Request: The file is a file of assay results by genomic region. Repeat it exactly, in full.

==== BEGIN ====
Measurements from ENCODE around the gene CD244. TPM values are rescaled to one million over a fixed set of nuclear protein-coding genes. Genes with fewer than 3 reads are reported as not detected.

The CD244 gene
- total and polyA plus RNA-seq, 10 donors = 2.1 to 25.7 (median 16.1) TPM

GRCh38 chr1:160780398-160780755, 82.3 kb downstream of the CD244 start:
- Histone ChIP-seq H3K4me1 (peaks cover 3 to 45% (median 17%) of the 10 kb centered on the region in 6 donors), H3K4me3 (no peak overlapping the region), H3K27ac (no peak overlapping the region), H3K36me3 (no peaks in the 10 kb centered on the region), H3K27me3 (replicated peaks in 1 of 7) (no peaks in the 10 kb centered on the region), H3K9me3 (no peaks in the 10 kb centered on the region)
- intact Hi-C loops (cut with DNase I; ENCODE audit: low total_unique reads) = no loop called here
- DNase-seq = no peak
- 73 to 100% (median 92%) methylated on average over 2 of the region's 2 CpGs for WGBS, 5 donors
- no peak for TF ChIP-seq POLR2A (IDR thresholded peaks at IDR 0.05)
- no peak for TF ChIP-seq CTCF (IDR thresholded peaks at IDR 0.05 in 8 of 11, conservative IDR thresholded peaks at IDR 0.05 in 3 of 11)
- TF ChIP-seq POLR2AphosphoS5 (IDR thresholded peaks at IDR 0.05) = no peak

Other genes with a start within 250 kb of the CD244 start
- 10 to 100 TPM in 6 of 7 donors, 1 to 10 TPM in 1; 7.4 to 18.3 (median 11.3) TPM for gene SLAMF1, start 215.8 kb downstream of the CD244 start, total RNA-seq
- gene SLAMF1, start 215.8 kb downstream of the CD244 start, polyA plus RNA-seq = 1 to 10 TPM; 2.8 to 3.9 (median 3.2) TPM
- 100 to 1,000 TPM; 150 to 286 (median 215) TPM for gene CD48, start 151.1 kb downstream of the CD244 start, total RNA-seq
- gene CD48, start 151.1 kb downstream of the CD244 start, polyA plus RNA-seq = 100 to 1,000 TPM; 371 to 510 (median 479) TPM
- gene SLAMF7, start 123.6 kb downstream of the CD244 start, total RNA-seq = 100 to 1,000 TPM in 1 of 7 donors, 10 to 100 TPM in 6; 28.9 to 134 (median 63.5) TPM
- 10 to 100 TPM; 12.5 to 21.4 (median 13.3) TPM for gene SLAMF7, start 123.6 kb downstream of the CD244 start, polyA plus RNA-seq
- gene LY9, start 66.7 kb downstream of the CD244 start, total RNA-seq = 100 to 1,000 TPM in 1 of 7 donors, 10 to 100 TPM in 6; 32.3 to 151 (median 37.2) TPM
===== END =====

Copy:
Measurements from ENCODE around the gene CD244. TPM values are rescaled to one million over a fixed set of nuclear protein-coding genes. Genes with fewer than 3 reads are reported as not detected.

The CD244 gene
- total and polyA plus RNA-seq, 10 donors = 2.1 to 25.7 (median 16.1) TPM

GRCh38 chr1:160780398-160780755, 82.3 kb downstream of the CD244 start:
- Histone ChIP-seq H3K4me1 (peaks cover 3 to 45% (median 17%) of the 10 kb centered on the region in 6 donors), H3K4me3 (no peak overlapping the region), H3K27ac (no peak overlapping the region), H3K36me3 (no peaks in the 10 kb centered on the region), H3K27me3 (replicated peaks in 1 of 7) (no peaks in the 10 kb centered on the region), H3K9me3 (no peaks in the 10 kb centered on the region)
- intact Hi-C loops (cut with DNase I; ENCODE audit: low total_unique reads) = no loop called here
- DNase-seq = no peak
- 73 to 100% (median 92%) methylated on average over 2 of the region's 2 CpGs for WGBS, 5 donors
- no peak for TF ChIP-seq POLR2A (IDR thresholded peaks at IDR 0.05)
- no peak for TF ChIP-seq CTCF (IDR thresholded peaks at IDR 0.05 in 8 of 11, conservative IDR thresholded peaks at IDR 0.05 in 3 of 11)
- TF ChIP-seq POLR2AphosphoS5 (IDR thresholded peaks at IDR 0.05) = no peak

Other genes with a start within 250 kb of the CD244 start
- 10 to 100 TPM in 6 of 7 donors, 1 to 10 TPM in 1; 7.4 to 18.3 (median 11.3) TPM for gene SLAMF1, start 215.8 kb downstream of the CD244 start, total RNA-seq
- gene SLAMF1, start 215.8 kb downstream of the CD244 start, polyA plus RNA-seq = 1 to 10 TPM; 2.8 to 3.9 (median 3.2) TPM
- 100 to 1,000 TPM; 150 to 286 (median 215) TPM for gene CD48, start 151.1 kb downstream of the CD244 start, total RNA-seq
- gene CD48, start 151.1 kb downstream of the CD244 start, polyA plus RNA-seq = 100 to 1,000 TPM; 371 to 510 (median 479) TPM
- gene SLAMF7, start 123.6 kb downstream of the CD244 start, total RNA-seq = 100 to 1,000 TPM in 1 of 7 donors, 10 to 100 TPM in 6; 28.9 to 134 (median 63.5) TPM
- 10 to 100 TPM; 12.5 to 21.4 (median 13.3) TPM for gene SLAMF7, start 123.6 kb downstream of the CD244 start, polyA plus RNA-seq
- gene LY9, start 66.7 kb downstream of the CD244 start, total RNA-seq = 100 to 1,000 TPM in 1 of 7 donors, 10 to 100 TPM in 6; 32.3 to 151 (median 37.2) TPM